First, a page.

Monday, April 01, 2013

The falling teenage birth rate

A commentor yesterday was surprised that the teenage birth rate is dropping.

I've extracted the data from Statistics NZ and charted them. The first chart shows the birth rate per 15-19 year-olds has been dropping since 2008. The Maori rate is much higher which left me with the question, is the total rate falling only because the Maori rate is?

So I've charted births in absolute numbers. There's a slight quirk in that the Maori data is for births under twenty but there are very few under 15 so the line wouldn't change significantly.

Births for both Maori and non-Maori are dropping. I didn't chart the Pacific and Asian data but the trend is the same. So the reasons, whatever they are, are at least cross-cultural. That's a start. It'll be fascinating to see where the lines go in the next seven years.

Update. The birth rates are falling in every age group except 40 plus. Better half has just said to me it's the recession and that the same thing happened in the Depression. I imagine that the 40 plus females are going against the trend because they are running out of time and have better financial means. Also WFF introduced in 2005 seemed to produce a bit of a temporary baby boom, so a return to more 'normal' rates would be seen as a fall. But the teenage birth in 2012 was the lowest it's ever been (at least according to data going back to 1962 and you wouldn't expect it to be lower in times when people married and started families relatively young).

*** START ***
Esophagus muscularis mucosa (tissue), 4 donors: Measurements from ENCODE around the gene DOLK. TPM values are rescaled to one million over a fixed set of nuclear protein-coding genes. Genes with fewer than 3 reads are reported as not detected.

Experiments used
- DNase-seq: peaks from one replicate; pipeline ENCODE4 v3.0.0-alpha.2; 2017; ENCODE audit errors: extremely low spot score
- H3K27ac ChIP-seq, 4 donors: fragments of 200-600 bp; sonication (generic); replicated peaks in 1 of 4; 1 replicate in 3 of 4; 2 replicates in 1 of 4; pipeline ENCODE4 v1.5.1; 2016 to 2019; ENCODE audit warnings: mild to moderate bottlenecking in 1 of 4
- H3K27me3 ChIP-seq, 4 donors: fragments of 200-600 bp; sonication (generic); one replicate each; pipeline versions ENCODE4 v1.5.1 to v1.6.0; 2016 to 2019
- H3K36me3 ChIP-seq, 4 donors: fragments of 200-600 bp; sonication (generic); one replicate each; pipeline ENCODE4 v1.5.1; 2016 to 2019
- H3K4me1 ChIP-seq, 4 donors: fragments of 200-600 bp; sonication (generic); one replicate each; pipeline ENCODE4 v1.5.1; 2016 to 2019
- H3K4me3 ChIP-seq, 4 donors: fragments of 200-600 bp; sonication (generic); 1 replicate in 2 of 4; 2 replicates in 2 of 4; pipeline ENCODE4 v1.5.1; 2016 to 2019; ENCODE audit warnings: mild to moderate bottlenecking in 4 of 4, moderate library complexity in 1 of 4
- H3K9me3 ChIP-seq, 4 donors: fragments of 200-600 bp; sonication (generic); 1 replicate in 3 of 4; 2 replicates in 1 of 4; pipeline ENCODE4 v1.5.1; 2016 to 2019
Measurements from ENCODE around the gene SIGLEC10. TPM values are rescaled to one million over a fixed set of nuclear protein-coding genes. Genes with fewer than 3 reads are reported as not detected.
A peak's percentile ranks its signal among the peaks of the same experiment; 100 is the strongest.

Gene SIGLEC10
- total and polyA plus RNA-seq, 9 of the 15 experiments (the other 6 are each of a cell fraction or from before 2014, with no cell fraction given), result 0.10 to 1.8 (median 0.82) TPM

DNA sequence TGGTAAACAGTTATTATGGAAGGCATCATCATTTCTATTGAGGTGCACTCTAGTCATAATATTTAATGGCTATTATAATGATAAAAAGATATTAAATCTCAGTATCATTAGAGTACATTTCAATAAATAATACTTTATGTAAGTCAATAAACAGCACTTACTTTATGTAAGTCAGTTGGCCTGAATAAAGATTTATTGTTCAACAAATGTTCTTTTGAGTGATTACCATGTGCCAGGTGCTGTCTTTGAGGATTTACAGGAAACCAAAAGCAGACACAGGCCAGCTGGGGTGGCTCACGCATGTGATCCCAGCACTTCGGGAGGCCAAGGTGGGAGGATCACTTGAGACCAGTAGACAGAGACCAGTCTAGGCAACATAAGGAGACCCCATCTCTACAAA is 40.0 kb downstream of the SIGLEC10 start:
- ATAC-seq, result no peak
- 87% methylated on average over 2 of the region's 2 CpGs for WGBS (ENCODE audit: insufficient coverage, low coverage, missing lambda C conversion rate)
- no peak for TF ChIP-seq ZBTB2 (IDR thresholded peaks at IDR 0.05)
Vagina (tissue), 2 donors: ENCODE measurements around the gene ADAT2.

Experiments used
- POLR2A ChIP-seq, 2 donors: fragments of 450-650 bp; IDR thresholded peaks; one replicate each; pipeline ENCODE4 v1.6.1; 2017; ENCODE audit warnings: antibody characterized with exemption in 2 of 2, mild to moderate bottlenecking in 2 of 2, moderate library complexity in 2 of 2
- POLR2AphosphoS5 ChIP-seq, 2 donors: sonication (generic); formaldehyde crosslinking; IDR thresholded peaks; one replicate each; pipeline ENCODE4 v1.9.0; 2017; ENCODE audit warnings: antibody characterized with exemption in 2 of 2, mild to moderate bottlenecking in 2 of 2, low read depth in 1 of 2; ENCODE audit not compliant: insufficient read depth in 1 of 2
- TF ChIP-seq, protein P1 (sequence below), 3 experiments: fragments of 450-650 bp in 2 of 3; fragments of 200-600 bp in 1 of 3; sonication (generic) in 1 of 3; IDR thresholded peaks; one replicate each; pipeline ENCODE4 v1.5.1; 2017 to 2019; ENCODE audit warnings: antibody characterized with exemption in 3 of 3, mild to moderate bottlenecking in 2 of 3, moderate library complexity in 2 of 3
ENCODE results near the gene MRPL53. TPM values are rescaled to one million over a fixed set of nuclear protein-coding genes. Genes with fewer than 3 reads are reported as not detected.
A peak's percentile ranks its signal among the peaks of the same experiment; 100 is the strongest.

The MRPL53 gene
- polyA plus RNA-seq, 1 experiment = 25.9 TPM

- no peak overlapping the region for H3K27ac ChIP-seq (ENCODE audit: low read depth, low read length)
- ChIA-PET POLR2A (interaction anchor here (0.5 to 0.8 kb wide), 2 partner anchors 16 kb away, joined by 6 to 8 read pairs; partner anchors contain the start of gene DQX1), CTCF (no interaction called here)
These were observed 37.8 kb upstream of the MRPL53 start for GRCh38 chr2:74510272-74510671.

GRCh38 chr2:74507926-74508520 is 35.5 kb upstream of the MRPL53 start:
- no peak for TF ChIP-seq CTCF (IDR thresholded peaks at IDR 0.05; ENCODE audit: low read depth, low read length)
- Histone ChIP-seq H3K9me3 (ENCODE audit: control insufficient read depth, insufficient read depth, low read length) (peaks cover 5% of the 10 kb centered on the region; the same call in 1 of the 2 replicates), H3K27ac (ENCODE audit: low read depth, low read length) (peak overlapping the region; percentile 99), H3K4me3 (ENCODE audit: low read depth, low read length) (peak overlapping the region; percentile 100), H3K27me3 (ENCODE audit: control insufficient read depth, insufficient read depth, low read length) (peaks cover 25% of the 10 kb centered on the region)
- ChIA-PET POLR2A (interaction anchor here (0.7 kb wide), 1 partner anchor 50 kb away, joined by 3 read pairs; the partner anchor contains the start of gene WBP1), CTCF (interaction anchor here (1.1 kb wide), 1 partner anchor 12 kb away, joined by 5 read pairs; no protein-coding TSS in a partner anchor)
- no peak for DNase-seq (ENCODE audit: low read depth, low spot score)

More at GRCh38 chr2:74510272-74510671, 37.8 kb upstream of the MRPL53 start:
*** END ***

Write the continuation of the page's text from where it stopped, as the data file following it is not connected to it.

thor42 said...

Thanks for doing that, Lindsay!

This is very good news, especially if it continues.

JC said...

It could also be that by the mid 1990s you are well through the peak Boomer breeding years and the female cohort that shows up as teens in the 2000s has dropped. Add in that the Maori median age has increased 3-4 years to nearly 24 years in 2012 and you would expect a slowdown in teen births and an increase in births in the (Maori) 20s age group.


Lindsay Mitchell said...

Except the top graph accounts for that by showing rates per 1,000 still dropping.

Anonymous said...

The book "How Civilisations Die" notes declining birth rate generally in the west. The important stat here will be how the target group does compared to others. If the rate of decline is above the rest its a good story and not so good if not.